February 28, 2024

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Delighting finance buffs

India’s GDP growth to touch historic low in FY21: Ind-Ra

Ratings agency India Ratings and Research (Ind-RA) expects gross domestic product (GDP) to contract 5.3 per cent in the fiscal year 2020-21. Ind-RA said this will be the lowest GDP growth recorded in Indian history since such data was collected 1950-51 and sixth instance of economic contraction.

The others being in FY58, FY66, FY67, FY73 and FY80; the previous low was a contraction of 5.2{b1ee4ac4d8d7b8e1af61a560a11ca52574b8103b547ccac8037ce0cdf9e7ba58} recorded 40 years ago in FY80.

According to data released by the agency, this dip in GDP can be attributed to the disorder caused by the Covid-19 pandemic. In India’s context, the disruption severely affected production, breakdown of supply chains/trade channels and total washout of activities in aviation, tourism, hotels and hospitality sectors.

The negative impact of the coronavirus lockdown will not allow the economic activity to return to normalcy throughout FY21, said India Ratings. It predicts a contraction in GDP for all quarters of FY21.

However, the agency believes the GDP growth would bounce back in the range of 5-6 per cent in FY22, aided by the base effect and return of gradual normalcy in the domestic as well as the global economy.

Prime Minister Narendra Modi had earlier announced ‘Atma Nirbhar Package’ of 20 lakh crore on May 12 to mitigate the adverse impact of Covid-19 lockdown.

However, Ind-Ra’s calculations — excluding the monetary measures and existing proposals in the Union budget — show that the direct fiscal impact is only Rs 2,145 billion (1.1 per cent of GDP).

Slump in consumer demand

Data furnished by the agency shows that the government took steps to enhance credit and liquidity measures through the economic package in combination with some of the earlier steps announced by the Reserve Bank of India (RBI).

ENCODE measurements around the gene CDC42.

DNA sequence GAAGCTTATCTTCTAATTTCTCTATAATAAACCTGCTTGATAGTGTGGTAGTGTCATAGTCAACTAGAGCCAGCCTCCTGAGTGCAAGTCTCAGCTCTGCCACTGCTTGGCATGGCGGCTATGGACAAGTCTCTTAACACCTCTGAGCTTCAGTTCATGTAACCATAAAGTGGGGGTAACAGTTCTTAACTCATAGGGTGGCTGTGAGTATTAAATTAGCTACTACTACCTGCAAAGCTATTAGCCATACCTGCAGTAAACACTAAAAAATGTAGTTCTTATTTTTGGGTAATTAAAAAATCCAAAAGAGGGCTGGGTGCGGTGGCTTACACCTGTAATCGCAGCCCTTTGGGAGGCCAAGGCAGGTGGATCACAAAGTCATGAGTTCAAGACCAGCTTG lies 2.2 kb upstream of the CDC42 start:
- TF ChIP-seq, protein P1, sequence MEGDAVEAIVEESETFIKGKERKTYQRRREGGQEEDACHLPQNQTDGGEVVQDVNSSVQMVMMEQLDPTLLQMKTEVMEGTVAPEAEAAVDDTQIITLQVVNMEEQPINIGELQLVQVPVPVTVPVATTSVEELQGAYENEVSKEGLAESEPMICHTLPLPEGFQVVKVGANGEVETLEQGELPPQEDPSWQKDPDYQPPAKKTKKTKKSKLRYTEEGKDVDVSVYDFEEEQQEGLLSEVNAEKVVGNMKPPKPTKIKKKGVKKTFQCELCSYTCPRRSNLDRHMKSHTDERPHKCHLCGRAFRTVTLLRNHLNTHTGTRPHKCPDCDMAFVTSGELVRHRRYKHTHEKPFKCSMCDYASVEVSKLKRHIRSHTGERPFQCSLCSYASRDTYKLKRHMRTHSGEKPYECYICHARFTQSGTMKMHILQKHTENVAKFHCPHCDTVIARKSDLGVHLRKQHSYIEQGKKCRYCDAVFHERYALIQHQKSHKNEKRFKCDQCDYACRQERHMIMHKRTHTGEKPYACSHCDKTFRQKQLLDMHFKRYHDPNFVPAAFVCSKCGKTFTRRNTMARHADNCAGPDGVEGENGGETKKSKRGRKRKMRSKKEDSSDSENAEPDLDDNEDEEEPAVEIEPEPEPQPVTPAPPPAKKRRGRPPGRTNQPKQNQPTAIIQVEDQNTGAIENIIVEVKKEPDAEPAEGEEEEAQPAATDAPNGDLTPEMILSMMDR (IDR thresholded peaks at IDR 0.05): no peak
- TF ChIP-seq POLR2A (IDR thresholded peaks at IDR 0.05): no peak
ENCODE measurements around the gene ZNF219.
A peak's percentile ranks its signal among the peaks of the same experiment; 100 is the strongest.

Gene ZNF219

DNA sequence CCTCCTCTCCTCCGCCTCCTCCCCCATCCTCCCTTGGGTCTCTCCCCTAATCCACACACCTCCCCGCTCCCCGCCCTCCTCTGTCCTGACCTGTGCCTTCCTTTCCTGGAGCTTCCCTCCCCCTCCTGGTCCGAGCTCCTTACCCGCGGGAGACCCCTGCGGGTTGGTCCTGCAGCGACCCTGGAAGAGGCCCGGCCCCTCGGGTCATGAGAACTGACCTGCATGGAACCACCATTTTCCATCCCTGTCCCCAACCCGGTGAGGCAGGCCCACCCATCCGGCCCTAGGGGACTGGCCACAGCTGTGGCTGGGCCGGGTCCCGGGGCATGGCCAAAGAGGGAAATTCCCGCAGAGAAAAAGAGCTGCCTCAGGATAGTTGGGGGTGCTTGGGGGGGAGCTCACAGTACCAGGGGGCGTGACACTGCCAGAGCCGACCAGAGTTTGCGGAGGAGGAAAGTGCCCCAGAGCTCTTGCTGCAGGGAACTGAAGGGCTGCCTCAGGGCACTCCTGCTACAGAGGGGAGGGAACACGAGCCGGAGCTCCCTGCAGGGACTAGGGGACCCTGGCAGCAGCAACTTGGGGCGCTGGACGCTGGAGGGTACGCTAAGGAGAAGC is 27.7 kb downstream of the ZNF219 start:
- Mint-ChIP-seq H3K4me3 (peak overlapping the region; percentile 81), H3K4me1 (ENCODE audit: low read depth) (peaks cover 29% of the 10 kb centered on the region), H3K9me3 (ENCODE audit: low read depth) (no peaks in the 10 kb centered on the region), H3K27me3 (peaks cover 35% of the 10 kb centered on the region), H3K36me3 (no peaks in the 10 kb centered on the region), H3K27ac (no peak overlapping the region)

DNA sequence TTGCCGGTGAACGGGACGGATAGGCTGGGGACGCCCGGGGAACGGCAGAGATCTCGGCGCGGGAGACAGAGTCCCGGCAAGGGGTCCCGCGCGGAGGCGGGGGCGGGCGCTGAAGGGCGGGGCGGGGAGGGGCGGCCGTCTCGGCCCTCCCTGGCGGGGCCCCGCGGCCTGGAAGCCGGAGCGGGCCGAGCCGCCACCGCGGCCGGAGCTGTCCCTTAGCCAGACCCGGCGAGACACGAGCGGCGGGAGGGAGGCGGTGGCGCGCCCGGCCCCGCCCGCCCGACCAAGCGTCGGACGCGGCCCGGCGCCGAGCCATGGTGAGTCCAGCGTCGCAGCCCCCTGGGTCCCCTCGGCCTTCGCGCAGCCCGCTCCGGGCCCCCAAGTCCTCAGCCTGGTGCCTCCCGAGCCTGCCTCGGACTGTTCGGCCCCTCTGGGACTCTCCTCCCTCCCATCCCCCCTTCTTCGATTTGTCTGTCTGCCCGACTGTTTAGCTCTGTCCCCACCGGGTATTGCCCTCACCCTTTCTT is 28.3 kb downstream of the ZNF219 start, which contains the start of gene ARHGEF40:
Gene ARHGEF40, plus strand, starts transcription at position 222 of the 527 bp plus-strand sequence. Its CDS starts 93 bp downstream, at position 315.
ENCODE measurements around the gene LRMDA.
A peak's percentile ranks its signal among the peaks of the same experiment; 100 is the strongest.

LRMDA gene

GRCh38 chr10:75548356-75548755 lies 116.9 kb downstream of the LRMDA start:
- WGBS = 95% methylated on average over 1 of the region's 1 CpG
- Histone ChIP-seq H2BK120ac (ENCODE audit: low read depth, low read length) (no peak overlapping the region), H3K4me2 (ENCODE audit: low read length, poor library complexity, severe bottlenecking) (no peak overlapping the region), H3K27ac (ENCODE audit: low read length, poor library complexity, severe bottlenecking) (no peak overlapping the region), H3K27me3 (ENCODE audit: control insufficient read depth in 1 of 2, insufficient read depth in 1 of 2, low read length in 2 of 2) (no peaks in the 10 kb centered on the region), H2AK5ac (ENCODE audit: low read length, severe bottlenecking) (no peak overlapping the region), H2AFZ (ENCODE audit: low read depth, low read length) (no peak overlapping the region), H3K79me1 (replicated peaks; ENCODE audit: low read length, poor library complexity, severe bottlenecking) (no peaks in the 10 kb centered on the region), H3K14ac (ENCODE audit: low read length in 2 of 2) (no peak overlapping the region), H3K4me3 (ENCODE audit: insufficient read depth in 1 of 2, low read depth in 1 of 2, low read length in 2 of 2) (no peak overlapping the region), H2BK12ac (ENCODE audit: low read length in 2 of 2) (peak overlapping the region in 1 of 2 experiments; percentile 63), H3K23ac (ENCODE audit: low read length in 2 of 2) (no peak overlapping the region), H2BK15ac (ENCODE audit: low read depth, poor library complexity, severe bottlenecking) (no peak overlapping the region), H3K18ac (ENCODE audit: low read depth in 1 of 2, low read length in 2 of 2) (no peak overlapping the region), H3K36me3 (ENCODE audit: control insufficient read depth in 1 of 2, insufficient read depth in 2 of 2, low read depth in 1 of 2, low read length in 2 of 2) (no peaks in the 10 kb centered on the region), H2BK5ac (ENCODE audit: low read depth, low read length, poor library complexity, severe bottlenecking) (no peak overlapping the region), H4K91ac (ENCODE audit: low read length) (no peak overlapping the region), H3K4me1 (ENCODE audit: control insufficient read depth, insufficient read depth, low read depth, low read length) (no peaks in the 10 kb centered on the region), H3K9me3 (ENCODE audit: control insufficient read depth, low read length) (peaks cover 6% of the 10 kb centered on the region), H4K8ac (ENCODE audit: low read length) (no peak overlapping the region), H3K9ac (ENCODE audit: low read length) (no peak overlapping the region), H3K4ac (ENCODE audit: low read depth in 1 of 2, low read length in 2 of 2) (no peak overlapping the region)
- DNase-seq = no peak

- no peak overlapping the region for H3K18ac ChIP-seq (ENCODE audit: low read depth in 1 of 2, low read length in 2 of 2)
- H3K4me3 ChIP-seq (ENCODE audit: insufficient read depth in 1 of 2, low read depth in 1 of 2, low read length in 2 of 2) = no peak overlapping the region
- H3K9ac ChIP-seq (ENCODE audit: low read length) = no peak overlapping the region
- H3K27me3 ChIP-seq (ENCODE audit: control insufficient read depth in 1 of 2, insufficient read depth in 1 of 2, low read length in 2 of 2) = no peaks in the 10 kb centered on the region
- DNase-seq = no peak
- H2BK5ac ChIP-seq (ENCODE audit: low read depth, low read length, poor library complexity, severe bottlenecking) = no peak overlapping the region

But the Indian economy was suffering on the demand side as well. All the demand drivers, except government final consumption expenditure (GFCE), namely private final consumption expenditure (PFCE), gross fixed capital formation (GFCF) and net exports were struggling even before the Covid-19 related lockdown.

The lockdown and its impact on the economy and livelihoods only aggravated the sagging consumption demand.

Ind-Ra believes the government is aware of it, but the absence of demand-side measures in the economic package indicates the hard budget constraints it faces.

Challenging global outlook

The external environment also continues to be challenging due to Covid-19 related restrictions coupled with trade friction and the protectionist policy pursued by many developed economies.

Ind-Ra expects merchandise exports to decline 9.4 per cent on a year-on-year basis in FY21 as all major export commodities would clock negative growth.

Agriculture only bright spot

From the supply side, agriculture is the only bright spot.

Agricultural gross value added (GVA) is expected to grow 3.5 per cent in FY21.

The India Meteorological Department in its second stage forecast for Southwest monsoon rainfall has predicted the monsoon rainfall to be 102 per cent of long-period average (1961-2010) in 2020.

The industry and services GVA is expected to contract 15.8 per cent and 2.2 per cent, respectively, in FY21.

Govt revenues to drop

Fiscal deficit of the central government in FY21 is expected to be more than double the budgeted amount (3.5 per cent of GDP) at 7.6 per cent.

The majority of the fiscal slippage will be from the revenue side. With both GST and other revenue streams drying up, the government’s revenues will be low and could constrain expenditure activities.

In such a scenario, the economic recovery from the present situation could take longer.

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